The idea of dementia or dependence appalled my mother. For many years, she declared, “If I ever get Alzheimer’s, take me out and shoot me!” Her definition of quality of life was firmly grounded in her ability to think and live independently.
Time has forced many changes, including that definition. After the death of her husband, my mother lost her home, the proximity of friends, her horses and her role as wife. Unable to live alone due to her dementia, she has been living in an adult care home for the past 3 years. She adjusted to her new life, often giggling with caregivers, and watching her favorite TV westerns while enjoying an endless supply of chocolate. I was surprised. Was her dementia a pathway to acceptance?
When my mother was hospitalized last year at the age of 90 due to a fracture from a fall, I understood the odds of this medical crisis resulting in a quick decline and death. Given her previous statements about what makes life worth living, I thought she might welcome the chance to leave this life. Because if I shared her definition, I knew I would!
Before her surgery, lying in her hospital bed, my mother stared into the empty space in front of her, joyfully
exclaiming, “I see you!” Recognizing she was experiencing a vision, I inquired who she was talking to. Although she was unable to tell me, the look on her face was joyful as she seemed to listen intently.
Drawing from my hospice experiences, I wondered if whoever had come to visit her would also ease her transition into the next realm. It felt like the door had opened to exit if she chose to do so.
Her surgery was completed without incident.
Back in her room again, my mother focused on the space in front of her again, mumbling and smiling. She then turned to me with sudden clarity and asked, “Is it OK if I leave?” Then she added, “It was easy for my mother. I’m ready for this to be over.”
I responded, “We will miss you….but” and she quickly cut me off with a disappointed “Oh, OK, I will stay.” I tried to tell her that that rest of the sentence was that she could “leave whenever she wanted to”, but she no longer heard me. Or perhaps she did not want to hear me.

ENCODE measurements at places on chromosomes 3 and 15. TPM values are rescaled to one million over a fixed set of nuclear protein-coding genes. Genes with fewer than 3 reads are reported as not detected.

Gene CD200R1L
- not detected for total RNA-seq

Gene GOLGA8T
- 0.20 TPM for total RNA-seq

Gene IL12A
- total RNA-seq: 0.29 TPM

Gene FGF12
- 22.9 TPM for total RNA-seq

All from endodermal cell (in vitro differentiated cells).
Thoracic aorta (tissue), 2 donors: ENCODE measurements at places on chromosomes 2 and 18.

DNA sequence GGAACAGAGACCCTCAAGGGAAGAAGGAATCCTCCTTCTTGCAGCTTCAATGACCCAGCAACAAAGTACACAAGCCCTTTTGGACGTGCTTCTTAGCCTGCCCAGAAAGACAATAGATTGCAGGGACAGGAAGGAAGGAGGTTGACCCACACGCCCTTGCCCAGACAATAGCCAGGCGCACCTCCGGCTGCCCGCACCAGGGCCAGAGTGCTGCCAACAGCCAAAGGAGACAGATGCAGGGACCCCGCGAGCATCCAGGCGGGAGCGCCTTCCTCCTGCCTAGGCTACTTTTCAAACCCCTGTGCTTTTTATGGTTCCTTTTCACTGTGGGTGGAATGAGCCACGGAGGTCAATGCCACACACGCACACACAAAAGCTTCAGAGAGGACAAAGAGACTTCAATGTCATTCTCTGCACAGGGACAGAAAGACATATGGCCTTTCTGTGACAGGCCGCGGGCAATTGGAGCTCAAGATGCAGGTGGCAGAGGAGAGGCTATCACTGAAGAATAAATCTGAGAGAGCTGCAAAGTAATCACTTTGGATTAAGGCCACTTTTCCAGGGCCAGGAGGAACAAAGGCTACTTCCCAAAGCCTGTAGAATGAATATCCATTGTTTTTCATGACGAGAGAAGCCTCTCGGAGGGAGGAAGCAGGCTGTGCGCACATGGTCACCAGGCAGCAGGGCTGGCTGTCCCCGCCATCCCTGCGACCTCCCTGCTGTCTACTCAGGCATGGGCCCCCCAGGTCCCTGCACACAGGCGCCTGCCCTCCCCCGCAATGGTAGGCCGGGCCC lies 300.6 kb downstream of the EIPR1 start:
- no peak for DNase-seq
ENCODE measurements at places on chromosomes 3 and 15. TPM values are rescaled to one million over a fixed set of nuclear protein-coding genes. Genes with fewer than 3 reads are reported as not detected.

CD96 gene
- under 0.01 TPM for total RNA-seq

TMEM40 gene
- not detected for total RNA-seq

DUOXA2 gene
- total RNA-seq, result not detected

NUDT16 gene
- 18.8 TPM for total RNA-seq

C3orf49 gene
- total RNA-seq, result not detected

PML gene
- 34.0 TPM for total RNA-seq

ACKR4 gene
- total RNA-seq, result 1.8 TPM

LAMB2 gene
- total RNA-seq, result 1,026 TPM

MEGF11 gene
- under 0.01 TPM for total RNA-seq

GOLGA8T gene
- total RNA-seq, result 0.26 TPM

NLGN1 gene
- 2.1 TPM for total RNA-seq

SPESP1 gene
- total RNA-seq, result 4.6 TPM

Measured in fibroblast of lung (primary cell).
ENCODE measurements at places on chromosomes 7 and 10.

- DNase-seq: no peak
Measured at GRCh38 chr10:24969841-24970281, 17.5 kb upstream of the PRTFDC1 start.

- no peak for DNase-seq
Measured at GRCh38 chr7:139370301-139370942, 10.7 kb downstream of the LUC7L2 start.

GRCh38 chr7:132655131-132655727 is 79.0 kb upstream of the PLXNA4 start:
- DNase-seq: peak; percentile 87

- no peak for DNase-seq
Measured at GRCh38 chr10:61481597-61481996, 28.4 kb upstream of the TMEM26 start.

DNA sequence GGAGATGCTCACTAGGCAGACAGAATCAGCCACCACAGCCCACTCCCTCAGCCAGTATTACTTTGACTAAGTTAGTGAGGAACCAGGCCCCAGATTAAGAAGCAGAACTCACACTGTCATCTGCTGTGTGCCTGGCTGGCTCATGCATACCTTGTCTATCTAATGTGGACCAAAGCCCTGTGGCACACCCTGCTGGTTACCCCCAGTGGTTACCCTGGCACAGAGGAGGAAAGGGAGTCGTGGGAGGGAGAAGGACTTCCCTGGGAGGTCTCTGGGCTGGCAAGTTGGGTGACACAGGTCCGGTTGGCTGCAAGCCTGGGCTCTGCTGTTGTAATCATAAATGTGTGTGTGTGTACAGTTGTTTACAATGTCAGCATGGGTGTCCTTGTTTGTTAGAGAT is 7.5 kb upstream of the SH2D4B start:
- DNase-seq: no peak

I wondered, “Why did she wait until after the surgery to ask this?” If she was really, “ready for this to be over,” did she miss her window? Was she testing my desire to keep her on earth? Was I a bad daughter for wishing for her release from a life she had previously not wanted? Or was I imposing my own definition of quality of life on her now, not realizing hers had changed? Was this her new definition of quality of life?
It’s been over a year now since that hospital stay. Although my mother is wheelchair bound and requires total care, she is happy. She eats like a horse, and enjoys the attention of the staff who have become her family.
I admit to fluctuating between being surprised, sad, and happy for her. Due to her dementia, she is blissfully unaware of her limitations. She happily waits for the time when she can buy another house, drive her car, and take another trip to the Caribbean even though those dreams can never be fulfilled.
Is it her dementia or her hope that has transformed her definition of quality of life?
Will I have also experience a redefinition of quality of life with graceful acceptance one day?
If so, will my sons also wonder as I do now?
And will they take this same transformational journey with me?
Tani Bahti, RN, CT, CHPN, offers practical guidance to demystify the dying process. A RN since 1976, Tani has been working to empower families and healthcare professionals to enable the best end-of-life experience possible through education and the development of helpful tools and resources. The current owner of Pathways, Tani is also the author of “Dying to Know, Straight Talk About Death and Dying,” a book that SevenPonds considers one of the most helpful books on the subject available today. Founder Suzette Sherman says, “This is the book I will have at the bedside of my dying parents some day, hopefully, a very long time from now.”